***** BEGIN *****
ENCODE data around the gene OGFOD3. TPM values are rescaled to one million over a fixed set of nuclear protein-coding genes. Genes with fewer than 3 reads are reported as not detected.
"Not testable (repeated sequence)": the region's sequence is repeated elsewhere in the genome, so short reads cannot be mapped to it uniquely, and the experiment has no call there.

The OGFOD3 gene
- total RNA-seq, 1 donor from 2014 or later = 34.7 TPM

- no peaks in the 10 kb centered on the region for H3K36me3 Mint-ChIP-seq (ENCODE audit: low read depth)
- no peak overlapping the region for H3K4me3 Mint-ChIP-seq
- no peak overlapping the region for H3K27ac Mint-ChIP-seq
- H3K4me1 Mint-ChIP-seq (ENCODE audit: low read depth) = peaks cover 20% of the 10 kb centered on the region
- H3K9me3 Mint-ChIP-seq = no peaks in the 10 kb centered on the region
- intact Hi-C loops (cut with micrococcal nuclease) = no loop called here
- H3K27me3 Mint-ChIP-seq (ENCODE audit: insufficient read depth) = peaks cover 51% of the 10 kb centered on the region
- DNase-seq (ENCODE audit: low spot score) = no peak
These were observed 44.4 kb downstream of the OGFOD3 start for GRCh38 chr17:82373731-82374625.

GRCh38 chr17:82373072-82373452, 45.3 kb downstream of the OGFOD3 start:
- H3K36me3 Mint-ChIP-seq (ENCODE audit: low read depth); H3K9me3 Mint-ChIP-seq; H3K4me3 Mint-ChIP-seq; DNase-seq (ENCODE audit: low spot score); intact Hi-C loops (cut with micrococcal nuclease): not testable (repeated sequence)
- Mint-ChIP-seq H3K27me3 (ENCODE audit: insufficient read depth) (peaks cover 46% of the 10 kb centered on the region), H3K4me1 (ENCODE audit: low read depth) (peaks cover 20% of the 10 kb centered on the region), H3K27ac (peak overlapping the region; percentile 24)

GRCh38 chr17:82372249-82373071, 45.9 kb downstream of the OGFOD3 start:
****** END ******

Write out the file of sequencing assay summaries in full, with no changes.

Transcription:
ENCODE data around the gene OGFOD3. TPM values are rescaled to one million over a fixed set of nuclear protein-coding genes. Genes with fewer than 3 reads are reported as not detected.
"Not testable (repeated sequence)": the region's sequence is repeated elsewhere in the genome, so short reads cannot be mapped to it uniquely, and the experiment has no call there.

The OGFOD3 gene
- total RNA-seq, 1 donor from 2014 or later = 34.7 TPM

- no peaks in the 10 kb centered on the region for H3K36me3 Mint-ChIP-seq (ENCODE audit: low read depth)
- no peak overlapping the region for H3K4me3 Mint-ChIP-seq
- no peak overlapping the region for H3K27ac Mint-ChIP-seq
- H3K4me1 Mint-ChIP-seq (ENCODE audit: low read depth) = peaks cover 20% of the 10 kb centered on the region
- H3K9me3 Mint-ChIP-seq = no peaks in the 10 kb centered on the region
- intact Hi-C loops (cut with micrococcal nuclease) = no loop called here
- H3K27me3 Mint-ChIP-seq (ENCODE audit: insufficient read depth) = peaks cover 51% of the 10 kb centered on the region
- DNase-seq (ENCODE audit: low spot score) = no peak
These were observed 44.4 kb downstream of the OGFOD3 start for GRCh38 chr17:82373731-82374625.

GRCh38 chr17:82373072-82373452, 45.3 kb downstream of the OGFOD3 start:
- H3K36me3 Mint-ChIP-seq (ENCODE audit: low read depth); H3K9me3 Mint-ChIP-seq; H3K4me3 Mint-ChIP-seq; DNase-seq (ENCODE audit: low spot score); intact Hi-C loops (cut with micrococcal nuclease): not testable (repeated sequence)
- Mint-ChIP-seq H3K27me3 (ENCODE audit: insufficient read depth) (peaks cover 46% of the 10 kb centered on the region), H3K4me1 (ENCODE audit: low read depth) (peaks cover 20% of the 10 kb centered on the region), H3K27ac (peak overlapping the region; percentile 24)

GRCh38 chr17:82372249-82373071, 45.9 kb downstream of the OGFOD3 start: